Teachers fool themselves believing in that working together means as a team when it can really mean let’s work against each other.  Lessons have to be organized in such a way that students would not have any problem working cooperatively. In learning the correct way of directing a cooperative group, a teacher will take lessons and courses and organize them cooperatively. Educators would diagnose the problem and work on “increasing the effectiveness of the group”. (http://www.clcrc/pages/cl.html).

 

     

   

 

 

                                         Research and theory

    There are pros and cons when you look at all the aspects of cooperative learning and depending on what research you come across.

Pros: According to researchers, cooperative learning groups work best when they meet the following criteria:  “ Groups should be heterogeneous and, at least at the beginning, should be small, perhaps limited to two to six members” (Sadker &Sadker).

 “Research shows that cooperative learning promotes both intellectual and emotional growth”: (Sadker&Sadker)

1.) Students achieve higher achievement, especially for math in the elementary grades

2.) “Students have higher levels of self-esteem and greater motivation to learn”

3.) Students can sense the positive regard they have for one another

4.) “Understanding and cooperating among students from different racial and ethnic backgrounds are enhanced” (Sadker&Sadker)

    Research shows that cooperative learning improves achievement and relationships (Santrock).  Students of different ethnic backgrounds when working together, “learn to respect and like each other, as well as focus on higher academic goals”. (ED415756)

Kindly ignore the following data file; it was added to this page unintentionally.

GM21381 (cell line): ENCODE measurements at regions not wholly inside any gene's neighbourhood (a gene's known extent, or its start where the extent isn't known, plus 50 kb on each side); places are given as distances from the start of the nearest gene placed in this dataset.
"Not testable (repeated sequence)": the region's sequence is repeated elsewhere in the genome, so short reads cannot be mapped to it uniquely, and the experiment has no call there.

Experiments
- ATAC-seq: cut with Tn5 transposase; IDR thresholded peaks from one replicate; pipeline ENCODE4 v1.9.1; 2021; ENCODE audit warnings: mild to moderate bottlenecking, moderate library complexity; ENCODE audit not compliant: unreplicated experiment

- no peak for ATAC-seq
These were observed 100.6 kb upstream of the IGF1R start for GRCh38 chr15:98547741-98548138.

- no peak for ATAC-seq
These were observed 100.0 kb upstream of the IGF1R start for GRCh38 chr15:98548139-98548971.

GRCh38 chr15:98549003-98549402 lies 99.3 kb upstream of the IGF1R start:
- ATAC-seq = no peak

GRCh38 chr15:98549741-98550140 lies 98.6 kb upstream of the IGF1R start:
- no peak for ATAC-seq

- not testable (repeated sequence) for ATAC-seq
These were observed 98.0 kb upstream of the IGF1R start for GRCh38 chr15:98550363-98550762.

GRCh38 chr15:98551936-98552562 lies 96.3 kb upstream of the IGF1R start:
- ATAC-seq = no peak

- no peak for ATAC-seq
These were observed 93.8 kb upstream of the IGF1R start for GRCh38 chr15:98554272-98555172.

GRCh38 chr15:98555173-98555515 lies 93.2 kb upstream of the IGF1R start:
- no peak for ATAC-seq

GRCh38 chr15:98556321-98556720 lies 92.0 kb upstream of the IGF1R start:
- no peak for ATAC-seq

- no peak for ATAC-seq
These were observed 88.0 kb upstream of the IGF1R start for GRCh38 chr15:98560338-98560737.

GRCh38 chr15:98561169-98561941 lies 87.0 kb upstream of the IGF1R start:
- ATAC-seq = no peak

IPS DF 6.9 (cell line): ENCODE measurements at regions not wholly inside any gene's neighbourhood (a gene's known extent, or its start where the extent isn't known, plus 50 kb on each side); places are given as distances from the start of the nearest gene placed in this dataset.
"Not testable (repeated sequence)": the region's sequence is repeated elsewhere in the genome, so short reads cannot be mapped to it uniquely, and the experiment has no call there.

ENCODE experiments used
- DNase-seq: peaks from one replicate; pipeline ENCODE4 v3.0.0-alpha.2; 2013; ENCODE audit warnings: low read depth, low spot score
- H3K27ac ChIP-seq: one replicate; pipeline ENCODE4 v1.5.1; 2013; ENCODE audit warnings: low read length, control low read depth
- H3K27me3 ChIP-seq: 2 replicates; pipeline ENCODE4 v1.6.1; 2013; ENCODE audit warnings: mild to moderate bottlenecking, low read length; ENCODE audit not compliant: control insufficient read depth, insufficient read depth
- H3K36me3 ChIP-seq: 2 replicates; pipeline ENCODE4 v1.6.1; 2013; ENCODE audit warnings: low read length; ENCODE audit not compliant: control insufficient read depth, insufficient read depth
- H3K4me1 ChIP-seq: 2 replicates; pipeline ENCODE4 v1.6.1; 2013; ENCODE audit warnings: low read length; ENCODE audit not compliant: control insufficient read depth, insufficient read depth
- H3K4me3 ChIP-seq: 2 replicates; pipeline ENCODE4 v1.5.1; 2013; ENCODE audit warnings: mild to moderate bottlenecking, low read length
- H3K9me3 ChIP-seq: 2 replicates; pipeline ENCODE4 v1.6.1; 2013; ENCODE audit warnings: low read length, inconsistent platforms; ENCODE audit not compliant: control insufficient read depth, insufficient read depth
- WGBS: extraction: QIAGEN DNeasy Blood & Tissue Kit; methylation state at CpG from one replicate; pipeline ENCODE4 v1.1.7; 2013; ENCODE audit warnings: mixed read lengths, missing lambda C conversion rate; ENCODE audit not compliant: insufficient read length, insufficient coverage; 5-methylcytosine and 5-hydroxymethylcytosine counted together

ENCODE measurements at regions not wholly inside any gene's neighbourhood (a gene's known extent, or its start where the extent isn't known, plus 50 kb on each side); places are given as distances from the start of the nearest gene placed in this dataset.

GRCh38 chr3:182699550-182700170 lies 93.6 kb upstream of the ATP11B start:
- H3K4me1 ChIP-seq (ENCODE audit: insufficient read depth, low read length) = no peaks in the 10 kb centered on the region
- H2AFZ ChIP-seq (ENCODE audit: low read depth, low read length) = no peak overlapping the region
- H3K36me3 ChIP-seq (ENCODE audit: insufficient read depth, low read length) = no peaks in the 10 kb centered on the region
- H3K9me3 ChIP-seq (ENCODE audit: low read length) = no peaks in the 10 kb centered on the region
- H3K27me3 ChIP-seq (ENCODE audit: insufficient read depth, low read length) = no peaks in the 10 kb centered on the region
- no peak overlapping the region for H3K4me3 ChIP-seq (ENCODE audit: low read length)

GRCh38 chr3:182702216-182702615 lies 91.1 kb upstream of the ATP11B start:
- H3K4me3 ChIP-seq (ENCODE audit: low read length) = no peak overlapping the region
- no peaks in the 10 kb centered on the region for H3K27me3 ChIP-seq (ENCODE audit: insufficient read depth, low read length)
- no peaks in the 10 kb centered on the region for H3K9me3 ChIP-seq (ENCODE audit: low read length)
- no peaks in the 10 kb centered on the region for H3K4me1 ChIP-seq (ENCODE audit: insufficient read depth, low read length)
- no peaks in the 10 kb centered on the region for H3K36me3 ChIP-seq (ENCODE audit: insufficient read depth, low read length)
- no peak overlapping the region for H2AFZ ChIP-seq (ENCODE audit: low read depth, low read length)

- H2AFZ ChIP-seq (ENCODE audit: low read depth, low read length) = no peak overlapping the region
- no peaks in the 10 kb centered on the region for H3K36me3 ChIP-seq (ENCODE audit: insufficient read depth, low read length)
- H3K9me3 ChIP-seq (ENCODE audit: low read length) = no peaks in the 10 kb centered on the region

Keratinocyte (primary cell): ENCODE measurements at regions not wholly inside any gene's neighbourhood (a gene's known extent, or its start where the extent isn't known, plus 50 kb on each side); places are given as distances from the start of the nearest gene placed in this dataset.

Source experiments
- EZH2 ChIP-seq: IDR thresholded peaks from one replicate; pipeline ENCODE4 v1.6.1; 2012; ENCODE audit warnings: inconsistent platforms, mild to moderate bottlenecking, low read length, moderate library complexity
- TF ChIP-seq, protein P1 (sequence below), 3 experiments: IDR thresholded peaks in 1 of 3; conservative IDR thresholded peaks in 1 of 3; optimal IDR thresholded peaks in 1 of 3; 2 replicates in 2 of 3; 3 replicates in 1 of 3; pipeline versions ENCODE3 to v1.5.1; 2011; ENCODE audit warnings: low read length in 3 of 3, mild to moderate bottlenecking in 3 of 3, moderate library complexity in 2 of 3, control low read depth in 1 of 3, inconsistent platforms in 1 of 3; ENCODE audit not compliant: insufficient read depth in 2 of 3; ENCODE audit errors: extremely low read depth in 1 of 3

Even though cooperative learning is great, the teacher should still expect to monitor the group’s progress for any difficulty.

The following steps are helpful ways to establish cooperative learning with your students:

1.) “Start with cooperative learning projects that are short and simple.”

2.) “Make sure students understand how important it is to work cooperatively with other people.”

3.) Don’t think that students know how to work in groups, teach and help them understand what cooperative learning is all about.

4.) “Praise students when they use skillful social behaviors.

5.)“Use group roles to help students develop social skills.  For example, if you have a student who dominates group discussions, assign that person the role of observer”.(Sadker&Sadker)

Cons: Research also shows that cooperative learning can be a hardship to students when a group is not well developed.  There is a great burden placed on children in the cooperative learning group.  The great burden is making them responsible for each other’s learning apart from themselves. Cooperative learning group is based on one high-achieving student, two average and one low achiever (1999).  For obvious reasons the cooperative learning group is made up this way, basically because there should always be someone in the group that can learn the lesson and teach it to others. Therefore, the high achievers of the group will understand the material better than anyone in the group as they explain it to others. It is not only the smart students that suffer , “one study showed